A bill that would remove the law enforcement powers of the New Jersey Society for the Prevention of Cruelty to Animals (NJSPCA) was approved by both the State Senate and Assembly on Jan. 8.
Bill S3558, sponsored by Senator Ray Lesniak, Democrat from Union County, calls for the creation of a county prosecutor animal cruelty task force in each county, and for a municipal humane law enforcement officer to be appointed in each municipality.
The NJSPCA was severely criticized in a report that was release by the State Commission of Investigation (SCI) released in October. “One of New Jersey’s leading humane organizations remains incapable of adequately fulfilling its core mission – enforcing the State’s animal cruelty laws – amid persistent operational waste and abuse and a host of other internal problems, the State Commission of Investigation revealed, according to a press release. The SCI also gave the organization poor marks in another report 17 years earlier. The SCI recommended both time that the NJSPCA be stripped of its law enforcement powers. Read the report at http://www.nj.gov/sci/pdf/SPCA-FollowUpReport.pdf
According to the bill’s statement, Lesniak’s bill would require “the county prosecutor of each county to establish, within the office of the prosecutor, a county prosecutor animal cruelty task force which is to be responsible for animal welfare within the jurisdiction of the county, and enforce and abide by the animal cruelty laws of the State. The county prosecutor is required to assign or appoint an animal cruelty prosecutor, and is permitted to assign or appoint any assistant prosecutor to the task force to investigate, prosecute, and take other legal action as appropriate for violations of the animal cruelty laws of the State. The county prosecutor is also required to assign or appoint a county law enforcement officer to serve as the chief humane law enforcement officer in the county, and is permitted to assign or appoint any other law enforcement officer under the supervision of the chief humane law enforcement officer, who is to assist with investigations, arrest violators, and otherwise act as an officer for detection, apprehension, and arrest of offenders against the animal welfare and animal cruelty laws of the State.”
The bill would also require the governing body of each municipality to appoint at least one municipal humane law enforcement officer. An animal control officer or police officer may be appointed to serve concurrently as a municipal humane law enforcement officer, and a municipal humane law enforcement officer may be appointed concurrently by more than one municipality, so long as the officer would be able to effectively carry out the duties and responsibilities required of each position held.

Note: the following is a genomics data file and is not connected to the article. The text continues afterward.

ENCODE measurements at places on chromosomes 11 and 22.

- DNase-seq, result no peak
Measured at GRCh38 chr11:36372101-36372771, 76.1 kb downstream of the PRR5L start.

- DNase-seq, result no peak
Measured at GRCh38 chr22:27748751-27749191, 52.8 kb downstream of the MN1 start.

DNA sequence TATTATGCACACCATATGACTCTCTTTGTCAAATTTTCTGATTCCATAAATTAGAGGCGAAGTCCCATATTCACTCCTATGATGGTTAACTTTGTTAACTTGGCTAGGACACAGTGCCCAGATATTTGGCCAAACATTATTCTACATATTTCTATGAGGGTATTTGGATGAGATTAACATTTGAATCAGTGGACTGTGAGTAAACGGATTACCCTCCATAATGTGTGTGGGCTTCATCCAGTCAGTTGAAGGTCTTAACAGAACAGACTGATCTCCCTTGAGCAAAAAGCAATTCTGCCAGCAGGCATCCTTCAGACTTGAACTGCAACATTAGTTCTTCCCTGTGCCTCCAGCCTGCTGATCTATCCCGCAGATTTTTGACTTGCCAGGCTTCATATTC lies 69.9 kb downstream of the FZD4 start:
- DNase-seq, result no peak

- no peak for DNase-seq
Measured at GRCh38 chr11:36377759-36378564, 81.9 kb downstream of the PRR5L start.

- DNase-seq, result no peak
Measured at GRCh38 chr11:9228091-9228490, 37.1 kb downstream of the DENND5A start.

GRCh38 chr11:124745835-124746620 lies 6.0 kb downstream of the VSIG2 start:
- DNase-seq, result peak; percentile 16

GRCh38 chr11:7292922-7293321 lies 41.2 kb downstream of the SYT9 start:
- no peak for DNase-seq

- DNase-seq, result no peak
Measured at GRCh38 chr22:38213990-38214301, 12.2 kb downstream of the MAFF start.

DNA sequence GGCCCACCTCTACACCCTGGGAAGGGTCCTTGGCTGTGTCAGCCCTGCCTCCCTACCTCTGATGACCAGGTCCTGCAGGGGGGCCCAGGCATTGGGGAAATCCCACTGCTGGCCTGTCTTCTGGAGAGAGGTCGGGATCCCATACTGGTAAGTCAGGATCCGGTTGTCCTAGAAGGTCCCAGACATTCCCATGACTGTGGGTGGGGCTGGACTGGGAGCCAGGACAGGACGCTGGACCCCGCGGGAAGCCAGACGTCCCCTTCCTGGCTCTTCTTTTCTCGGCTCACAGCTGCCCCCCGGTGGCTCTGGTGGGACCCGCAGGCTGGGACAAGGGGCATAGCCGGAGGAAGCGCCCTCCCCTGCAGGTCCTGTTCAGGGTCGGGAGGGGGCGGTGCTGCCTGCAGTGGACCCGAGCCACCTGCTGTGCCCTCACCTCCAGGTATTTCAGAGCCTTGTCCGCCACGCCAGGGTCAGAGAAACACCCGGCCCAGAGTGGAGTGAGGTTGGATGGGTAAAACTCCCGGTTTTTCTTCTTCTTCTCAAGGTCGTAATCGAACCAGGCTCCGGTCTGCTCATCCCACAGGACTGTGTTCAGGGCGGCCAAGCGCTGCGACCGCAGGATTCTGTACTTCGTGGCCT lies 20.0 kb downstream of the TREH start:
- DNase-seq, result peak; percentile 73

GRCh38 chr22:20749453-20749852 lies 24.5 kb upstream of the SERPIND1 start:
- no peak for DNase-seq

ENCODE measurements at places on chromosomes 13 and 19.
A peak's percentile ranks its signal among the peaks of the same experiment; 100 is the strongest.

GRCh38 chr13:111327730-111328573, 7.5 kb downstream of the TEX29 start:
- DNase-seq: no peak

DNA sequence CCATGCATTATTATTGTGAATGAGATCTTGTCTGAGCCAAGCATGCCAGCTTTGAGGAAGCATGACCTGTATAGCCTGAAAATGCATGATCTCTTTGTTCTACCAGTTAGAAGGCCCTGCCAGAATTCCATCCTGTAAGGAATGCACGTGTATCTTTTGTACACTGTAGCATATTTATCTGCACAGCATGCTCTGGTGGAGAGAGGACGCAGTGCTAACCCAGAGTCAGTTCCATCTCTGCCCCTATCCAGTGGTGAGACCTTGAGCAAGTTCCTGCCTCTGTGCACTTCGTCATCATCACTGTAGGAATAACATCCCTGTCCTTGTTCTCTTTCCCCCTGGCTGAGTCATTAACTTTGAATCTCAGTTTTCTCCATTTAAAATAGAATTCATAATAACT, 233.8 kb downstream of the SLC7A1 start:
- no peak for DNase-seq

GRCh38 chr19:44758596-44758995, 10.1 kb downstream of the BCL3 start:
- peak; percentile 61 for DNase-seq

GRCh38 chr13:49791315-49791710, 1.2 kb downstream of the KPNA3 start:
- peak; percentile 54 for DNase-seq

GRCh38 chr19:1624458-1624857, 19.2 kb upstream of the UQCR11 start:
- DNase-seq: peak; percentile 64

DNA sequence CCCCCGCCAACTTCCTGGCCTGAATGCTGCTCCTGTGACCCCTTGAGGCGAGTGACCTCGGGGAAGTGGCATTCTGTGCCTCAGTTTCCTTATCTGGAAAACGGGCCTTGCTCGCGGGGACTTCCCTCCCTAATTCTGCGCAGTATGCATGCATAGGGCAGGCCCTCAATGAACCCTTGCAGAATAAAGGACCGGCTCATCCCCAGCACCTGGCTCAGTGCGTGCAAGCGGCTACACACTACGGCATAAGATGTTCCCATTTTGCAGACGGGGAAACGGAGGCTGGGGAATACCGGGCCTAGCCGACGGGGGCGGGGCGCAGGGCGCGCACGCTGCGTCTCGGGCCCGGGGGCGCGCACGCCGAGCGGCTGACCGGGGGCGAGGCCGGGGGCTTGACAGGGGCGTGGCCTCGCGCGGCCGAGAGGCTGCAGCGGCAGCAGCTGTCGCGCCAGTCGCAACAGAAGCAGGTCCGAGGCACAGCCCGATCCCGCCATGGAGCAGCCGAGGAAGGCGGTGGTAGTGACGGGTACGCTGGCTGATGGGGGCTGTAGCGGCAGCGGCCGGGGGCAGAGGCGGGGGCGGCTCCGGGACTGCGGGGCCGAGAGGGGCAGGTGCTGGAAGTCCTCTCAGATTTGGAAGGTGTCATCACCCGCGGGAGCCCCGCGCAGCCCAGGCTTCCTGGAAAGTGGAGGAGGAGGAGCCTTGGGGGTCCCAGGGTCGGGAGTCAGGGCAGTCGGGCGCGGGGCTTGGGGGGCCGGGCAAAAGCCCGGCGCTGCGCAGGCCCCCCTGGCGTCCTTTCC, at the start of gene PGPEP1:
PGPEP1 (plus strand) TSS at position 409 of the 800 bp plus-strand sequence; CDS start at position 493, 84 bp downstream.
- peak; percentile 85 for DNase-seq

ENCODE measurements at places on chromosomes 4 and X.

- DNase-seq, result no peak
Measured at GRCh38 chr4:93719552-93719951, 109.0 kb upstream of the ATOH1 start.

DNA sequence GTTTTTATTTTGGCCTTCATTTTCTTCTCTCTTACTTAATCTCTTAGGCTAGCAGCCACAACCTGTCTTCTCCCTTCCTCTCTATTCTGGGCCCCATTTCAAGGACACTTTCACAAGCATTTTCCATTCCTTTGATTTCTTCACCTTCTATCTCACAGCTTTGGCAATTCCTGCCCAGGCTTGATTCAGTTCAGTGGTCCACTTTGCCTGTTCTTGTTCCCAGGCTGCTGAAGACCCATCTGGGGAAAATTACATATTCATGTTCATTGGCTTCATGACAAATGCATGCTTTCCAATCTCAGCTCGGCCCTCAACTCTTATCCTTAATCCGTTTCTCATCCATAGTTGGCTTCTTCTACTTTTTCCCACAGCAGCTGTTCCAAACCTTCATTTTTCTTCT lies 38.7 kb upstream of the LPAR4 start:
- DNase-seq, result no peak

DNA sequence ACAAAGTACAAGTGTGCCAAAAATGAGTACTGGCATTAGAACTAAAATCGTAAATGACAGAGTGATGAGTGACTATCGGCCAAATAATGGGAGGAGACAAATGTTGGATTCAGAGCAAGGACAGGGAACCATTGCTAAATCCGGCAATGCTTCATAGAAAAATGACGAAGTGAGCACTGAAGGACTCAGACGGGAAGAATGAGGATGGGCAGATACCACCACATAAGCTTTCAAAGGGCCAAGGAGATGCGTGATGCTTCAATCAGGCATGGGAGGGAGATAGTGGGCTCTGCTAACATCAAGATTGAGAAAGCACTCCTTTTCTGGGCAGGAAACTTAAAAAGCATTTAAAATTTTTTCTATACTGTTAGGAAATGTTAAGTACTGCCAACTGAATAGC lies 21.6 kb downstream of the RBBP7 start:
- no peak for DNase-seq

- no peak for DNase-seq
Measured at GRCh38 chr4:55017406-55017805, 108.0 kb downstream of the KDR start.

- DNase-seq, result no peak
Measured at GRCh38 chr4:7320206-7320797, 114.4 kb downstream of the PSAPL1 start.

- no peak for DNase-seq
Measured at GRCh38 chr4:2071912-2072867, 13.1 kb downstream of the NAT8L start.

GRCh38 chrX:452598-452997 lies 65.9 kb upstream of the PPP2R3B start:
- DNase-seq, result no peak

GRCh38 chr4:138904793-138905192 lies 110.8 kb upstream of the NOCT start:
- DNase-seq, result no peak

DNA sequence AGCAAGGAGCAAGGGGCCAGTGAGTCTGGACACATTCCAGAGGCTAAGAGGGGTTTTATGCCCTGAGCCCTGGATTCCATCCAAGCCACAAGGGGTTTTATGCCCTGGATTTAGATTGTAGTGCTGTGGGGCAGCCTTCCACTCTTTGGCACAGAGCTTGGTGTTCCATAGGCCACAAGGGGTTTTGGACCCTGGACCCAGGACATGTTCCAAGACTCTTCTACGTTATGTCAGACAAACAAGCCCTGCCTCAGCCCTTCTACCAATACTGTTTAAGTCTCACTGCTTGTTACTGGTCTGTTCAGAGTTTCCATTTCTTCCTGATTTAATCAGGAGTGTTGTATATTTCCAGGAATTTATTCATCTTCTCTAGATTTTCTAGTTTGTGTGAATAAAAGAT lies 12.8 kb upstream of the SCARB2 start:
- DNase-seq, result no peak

Under current law, the NJSPCA grants charters to county or local SPCAs. The local SPCAs or municipalities may hire their own cruelty investigators. If there is no local cruelty investigator then the state group may enforce the laws in the locale. If farm animals such as horses, cattle and small livestock such as poultry or rabbits are involved, the state Department of Agriculture is to be notified to do the investigation. The Department has never had the powers to file criminal charges. In the past, the Department has recommended that charges be filed and the local or NJSPCA has filed the paperwork.
Lesniak’s bill, does not specifically address how agricultural animal cruelty investigations would be handled.
New Jersey Department of Agriculture spokesman Jeff Wolfe previously said the NJDA will assist in all efforts to address issues cited in the SCI report as it pertains to farm animals.
Lesniak’s bill garnered support from several animal welfare groups but was opposed by the NJSPCA.
The vote in the Senate was 29 in favor, none against with 11 not voting. The Assembly voted 63-0 in favor with four not voting.
Once the bill is signed into law some parts will go into effect immediately, others will be implemented in four or seven months. There are also other time periods in which municipalities have to comply.
The Office of Legislative Services (OLS) estimates that counties and municipalities may see an undetermined increase in costs from assuming responsibility for enforcement of animal cruelty and welfare laws. However, the municipalities may also see an increase in revenue from fines as a result.